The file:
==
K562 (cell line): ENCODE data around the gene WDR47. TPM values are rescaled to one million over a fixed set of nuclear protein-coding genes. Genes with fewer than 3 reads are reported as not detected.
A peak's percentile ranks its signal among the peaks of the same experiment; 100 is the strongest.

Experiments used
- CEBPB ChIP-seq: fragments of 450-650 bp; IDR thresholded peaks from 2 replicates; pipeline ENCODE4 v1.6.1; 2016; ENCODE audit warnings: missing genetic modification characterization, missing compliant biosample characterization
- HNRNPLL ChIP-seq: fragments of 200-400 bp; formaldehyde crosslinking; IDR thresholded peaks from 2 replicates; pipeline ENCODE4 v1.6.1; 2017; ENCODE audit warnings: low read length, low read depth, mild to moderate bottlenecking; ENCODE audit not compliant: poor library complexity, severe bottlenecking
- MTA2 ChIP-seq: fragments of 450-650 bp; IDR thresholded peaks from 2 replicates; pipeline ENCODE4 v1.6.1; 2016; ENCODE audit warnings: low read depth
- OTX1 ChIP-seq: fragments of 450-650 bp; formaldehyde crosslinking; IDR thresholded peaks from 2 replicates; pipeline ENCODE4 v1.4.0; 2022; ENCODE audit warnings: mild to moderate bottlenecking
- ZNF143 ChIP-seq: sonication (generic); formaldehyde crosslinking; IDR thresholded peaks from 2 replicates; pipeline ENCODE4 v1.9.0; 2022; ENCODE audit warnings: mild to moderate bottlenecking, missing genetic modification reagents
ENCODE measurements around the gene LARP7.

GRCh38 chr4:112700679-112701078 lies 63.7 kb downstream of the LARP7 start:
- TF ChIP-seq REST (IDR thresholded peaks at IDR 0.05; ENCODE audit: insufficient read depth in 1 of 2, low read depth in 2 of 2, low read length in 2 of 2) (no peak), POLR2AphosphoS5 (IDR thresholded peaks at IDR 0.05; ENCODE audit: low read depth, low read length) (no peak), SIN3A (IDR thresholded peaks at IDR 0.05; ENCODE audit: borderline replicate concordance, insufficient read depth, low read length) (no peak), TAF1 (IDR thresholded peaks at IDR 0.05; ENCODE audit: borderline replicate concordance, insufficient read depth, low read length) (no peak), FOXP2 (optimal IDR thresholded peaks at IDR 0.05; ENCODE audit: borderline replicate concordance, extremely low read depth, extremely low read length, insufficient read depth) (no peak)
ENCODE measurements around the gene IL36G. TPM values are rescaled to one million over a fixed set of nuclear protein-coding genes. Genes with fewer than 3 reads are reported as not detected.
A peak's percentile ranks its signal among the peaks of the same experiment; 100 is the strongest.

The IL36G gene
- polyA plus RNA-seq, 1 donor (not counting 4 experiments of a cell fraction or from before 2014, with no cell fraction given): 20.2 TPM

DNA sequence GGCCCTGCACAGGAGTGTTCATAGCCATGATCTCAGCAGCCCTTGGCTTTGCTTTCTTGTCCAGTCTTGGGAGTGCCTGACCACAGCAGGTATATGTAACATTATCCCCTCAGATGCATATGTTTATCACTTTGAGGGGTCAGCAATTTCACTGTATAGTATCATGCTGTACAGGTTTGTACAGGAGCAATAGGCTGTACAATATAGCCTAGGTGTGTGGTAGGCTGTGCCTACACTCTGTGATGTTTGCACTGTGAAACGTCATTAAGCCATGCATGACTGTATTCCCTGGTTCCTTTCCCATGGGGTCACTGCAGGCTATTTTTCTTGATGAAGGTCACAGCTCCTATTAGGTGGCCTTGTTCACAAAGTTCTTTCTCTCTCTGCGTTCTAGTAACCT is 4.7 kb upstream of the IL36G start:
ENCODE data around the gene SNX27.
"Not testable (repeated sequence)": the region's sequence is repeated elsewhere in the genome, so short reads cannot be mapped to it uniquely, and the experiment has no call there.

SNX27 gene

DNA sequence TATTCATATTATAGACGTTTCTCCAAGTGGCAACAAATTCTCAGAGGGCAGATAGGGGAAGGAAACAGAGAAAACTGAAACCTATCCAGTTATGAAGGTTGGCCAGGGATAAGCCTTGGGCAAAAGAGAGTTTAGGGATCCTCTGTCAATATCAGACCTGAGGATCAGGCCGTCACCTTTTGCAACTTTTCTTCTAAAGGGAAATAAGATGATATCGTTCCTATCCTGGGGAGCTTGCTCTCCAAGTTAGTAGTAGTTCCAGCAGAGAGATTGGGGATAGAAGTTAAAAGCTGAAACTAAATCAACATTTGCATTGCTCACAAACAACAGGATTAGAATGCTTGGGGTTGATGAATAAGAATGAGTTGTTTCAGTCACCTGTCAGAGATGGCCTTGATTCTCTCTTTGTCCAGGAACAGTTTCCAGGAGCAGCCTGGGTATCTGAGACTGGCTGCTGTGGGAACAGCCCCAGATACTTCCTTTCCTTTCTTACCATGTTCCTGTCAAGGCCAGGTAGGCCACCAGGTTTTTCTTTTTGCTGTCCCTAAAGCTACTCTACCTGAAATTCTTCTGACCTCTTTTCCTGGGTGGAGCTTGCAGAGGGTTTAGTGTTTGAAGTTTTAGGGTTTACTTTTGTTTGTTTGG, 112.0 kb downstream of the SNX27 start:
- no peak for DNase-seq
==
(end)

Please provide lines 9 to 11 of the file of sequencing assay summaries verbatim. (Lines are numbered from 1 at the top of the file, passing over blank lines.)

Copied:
ENCODE measurements around the gene LARP7.

GRCh38 chr4:112700679-112701078 lies 63.7 kb downstream of the LARP7 start:
- TF ChIP-seq REST (IDR thresholded peaks at IDR 0.05; ENCODE audit: insufficient read depth in 1 of 2, low read depth in 2 of 2, low read length in 2 of 2) (no peak), POLR2AphosphoS5 (IDR thresholded peaks at IDR 0.05; ENCODE audit: low read depth, low read length) (no peak), SIN3A (IDR thresholded peaks at IDR 0.05; ENCODE audit: borderline replicate concordance, insufficient read depth, low read length) (no peak), TAF1 (IDR thresholded peaks at IDR 0.05; ENCODE audit: borderline replicate concordance, insufficient read depth, low read length) (no peak), FOXP2 (optimal IDR thresholded peaks at IDR 0.05; ENCODE audit: borderline replicate concordance, extremely low read depth, extremely low read length, insufficient read depth) (no peak)